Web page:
—Eat, Drink & Be Merry in Maryland: An Anthology From a Great Tradition, compiled by Frederick Philip Stieff [G.P. Putnam’s Sons:New York] 1932 (p. 44)
And this recipe for Baltimore Crab Cakes from the New York World’s Fair Cookbook is where we see the world being introduced to Maryland Blue Crabs
“Baltimore Crab Cakes
- 1 pund crab meat
- 1 1/2 teaspoons salt
- 1 teaspoon white pepper
- 1 teaspoon English dry mustard
- 2 teaspoons Worcestershire sauce
- 1 egg yolk
- 2 teaspoons cream sauce or mayonnaise
- beaten eggs
- bread crumbs
- 1 teaspoon chopped parsley
Put crab meat into mixing bowl; add mustard, Worcestershire sauce, egg yolk, cream sauce or mayonnaise, and chopped parsley. Mix well, making four crab cakes; press together, dip into flour, then into beaten eggs, then into bread crumbs. Fry the cakes in a hot greased pan.”
—New York World’s Fair Cook Book: The American Kitchen, Crosby Gaige [Doubleday, Doran & Company:New York] 1939 (p. 42-43)
Companies, at the time, were seeing the draw that Blue Crabs had on the public, like this recipe from the then Kraft-Phenix Cheese Corporation.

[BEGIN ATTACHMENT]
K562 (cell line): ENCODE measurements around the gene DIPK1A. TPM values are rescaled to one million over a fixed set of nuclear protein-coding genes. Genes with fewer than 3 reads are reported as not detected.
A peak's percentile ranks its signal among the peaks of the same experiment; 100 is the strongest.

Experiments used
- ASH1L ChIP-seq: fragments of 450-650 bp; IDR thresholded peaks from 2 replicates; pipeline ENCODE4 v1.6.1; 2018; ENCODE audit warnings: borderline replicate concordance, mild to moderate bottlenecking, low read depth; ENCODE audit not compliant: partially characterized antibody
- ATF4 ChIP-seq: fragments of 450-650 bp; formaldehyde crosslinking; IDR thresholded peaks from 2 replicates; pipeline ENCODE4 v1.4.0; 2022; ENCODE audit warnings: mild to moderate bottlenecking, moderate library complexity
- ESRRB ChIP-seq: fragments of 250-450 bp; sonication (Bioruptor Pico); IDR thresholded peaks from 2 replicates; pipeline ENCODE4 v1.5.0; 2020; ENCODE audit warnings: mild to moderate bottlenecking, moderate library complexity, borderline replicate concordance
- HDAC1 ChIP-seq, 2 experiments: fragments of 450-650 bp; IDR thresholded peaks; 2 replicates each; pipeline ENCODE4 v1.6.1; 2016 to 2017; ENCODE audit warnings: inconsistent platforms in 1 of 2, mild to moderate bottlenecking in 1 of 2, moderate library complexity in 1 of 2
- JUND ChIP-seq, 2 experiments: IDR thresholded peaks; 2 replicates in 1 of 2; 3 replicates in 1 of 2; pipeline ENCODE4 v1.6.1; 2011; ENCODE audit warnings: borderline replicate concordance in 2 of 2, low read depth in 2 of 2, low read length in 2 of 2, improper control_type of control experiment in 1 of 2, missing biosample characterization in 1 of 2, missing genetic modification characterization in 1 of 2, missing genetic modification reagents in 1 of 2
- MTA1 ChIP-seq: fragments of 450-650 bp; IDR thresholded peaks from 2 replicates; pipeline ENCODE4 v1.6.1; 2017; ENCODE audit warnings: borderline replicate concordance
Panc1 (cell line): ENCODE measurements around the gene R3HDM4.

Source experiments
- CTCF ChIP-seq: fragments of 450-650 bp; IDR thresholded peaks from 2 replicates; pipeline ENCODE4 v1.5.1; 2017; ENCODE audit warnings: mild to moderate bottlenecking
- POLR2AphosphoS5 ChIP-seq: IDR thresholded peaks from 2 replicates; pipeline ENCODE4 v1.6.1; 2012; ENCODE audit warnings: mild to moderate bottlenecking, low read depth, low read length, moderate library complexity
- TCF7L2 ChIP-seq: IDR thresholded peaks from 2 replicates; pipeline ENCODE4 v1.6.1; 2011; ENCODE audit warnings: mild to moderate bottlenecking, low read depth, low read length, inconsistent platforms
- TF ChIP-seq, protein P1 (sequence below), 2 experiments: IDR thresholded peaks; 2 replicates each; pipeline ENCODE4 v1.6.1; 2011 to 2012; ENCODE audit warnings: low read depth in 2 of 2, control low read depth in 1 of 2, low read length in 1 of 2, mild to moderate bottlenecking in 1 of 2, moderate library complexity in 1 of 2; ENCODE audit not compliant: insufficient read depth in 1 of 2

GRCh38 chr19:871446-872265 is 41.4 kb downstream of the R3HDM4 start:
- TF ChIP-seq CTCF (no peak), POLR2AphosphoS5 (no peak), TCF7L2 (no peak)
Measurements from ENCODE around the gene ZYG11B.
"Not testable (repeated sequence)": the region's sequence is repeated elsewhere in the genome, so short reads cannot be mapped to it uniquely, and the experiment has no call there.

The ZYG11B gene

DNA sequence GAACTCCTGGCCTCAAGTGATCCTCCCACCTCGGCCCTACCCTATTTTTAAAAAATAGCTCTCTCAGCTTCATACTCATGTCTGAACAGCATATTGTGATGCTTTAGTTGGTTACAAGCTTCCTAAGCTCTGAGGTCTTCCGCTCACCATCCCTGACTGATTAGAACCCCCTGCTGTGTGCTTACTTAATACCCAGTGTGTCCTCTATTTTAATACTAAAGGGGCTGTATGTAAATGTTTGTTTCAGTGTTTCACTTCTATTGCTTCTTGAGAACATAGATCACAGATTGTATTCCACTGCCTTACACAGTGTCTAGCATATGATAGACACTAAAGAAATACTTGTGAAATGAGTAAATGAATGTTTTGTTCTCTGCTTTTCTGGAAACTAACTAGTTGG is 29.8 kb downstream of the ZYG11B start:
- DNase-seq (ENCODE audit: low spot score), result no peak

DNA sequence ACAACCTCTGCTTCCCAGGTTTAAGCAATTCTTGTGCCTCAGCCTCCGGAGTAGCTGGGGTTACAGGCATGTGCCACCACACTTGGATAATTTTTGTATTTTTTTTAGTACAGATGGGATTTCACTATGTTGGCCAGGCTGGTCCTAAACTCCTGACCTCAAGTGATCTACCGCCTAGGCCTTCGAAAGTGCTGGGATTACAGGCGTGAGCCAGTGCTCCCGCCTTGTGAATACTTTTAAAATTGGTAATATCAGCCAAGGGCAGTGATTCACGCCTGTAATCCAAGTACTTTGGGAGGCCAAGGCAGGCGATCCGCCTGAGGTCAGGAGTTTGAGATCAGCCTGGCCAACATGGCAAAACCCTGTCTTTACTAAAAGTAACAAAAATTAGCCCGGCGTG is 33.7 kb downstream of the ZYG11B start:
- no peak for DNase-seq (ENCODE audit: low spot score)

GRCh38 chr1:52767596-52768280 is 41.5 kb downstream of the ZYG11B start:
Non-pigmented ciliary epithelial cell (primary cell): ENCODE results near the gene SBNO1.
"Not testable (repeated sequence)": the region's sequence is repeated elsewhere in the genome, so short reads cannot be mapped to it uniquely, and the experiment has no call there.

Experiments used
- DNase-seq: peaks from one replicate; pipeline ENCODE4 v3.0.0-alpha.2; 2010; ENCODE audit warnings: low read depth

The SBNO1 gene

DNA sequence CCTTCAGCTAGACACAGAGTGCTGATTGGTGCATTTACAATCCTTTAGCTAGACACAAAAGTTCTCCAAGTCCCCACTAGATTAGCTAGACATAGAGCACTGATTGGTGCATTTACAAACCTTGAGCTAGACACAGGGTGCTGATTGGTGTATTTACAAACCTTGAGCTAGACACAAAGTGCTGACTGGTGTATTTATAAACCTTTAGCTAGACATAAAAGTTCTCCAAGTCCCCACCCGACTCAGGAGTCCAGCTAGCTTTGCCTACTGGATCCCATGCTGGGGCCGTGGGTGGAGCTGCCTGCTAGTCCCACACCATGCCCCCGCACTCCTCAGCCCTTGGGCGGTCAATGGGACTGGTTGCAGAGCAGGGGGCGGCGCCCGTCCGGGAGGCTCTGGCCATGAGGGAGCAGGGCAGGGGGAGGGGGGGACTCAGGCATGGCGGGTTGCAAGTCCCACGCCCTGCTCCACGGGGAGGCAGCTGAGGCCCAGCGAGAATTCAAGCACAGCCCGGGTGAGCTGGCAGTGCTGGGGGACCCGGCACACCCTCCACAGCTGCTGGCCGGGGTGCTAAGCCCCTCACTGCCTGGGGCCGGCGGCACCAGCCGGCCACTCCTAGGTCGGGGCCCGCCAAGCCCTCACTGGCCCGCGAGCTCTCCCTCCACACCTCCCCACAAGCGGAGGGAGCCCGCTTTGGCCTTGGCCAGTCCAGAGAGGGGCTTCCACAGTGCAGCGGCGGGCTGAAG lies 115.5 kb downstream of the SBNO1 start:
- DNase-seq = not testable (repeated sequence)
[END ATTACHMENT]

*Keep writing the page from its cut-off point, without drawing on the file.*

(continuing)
“Cheese and Crab Delight
- 2 tablespoons chopped green pepper
- 2 tablespoons butter
- 2 tablespoons flour
- Salt, pepper
- 1/2 teaspoon mustard
- 1 cup cooked strained tomatoes
- 1 cup Kraft Dehydrated Grated American
- 1 egg
- 1/4 cup hot milk
- 1 cup crabmeat
- Bread Croustades
Cook green pepper in butter. Add the flour, seasonings and tomatoes, and cook slowly, stirring constantly, until thickened. Add cheese, mix well, then add beaten egg. Cook and stir constantly until slightly thickened. Add milk and crabmeat, mix and heat again. Serve on fresh bread croustades. Garnish with mixed sweet pickle.” —Favorite Recipes from Marye Dahnke’s File, Kraft-Phenix Cheese Corporation [Chicago IL] 1932 (p. 37)
Recreate History…Buy Crabs Online
Be part of the obsession and make your own history with Blue Crabs, available at our online store. We offer a variety of Maryland Blue Crab options, like our Premium Large Maryland Crabs, Maryland Soft Shell Crabs and Jumbo Lump Crab Meat.
We’d love to see your friends and family making history with their Cameron’s Seafood Blue Crabs, share you images or stories on any of our social pages, Instagram, Facebook or Twitter be sure to tag us @cameronsseafoodonline.
About the author
Patterson Watkins is a professional chef with over 17 years of experience. With a robust career in restaurants, contract dining and catering (including 4 Summer Olympic posts preparing food for the athletes!) Patterson joined the Cameron’s Seafood team at the end of 2018 to concoct some delicious recipes with our premium seafood items as the centerpiece.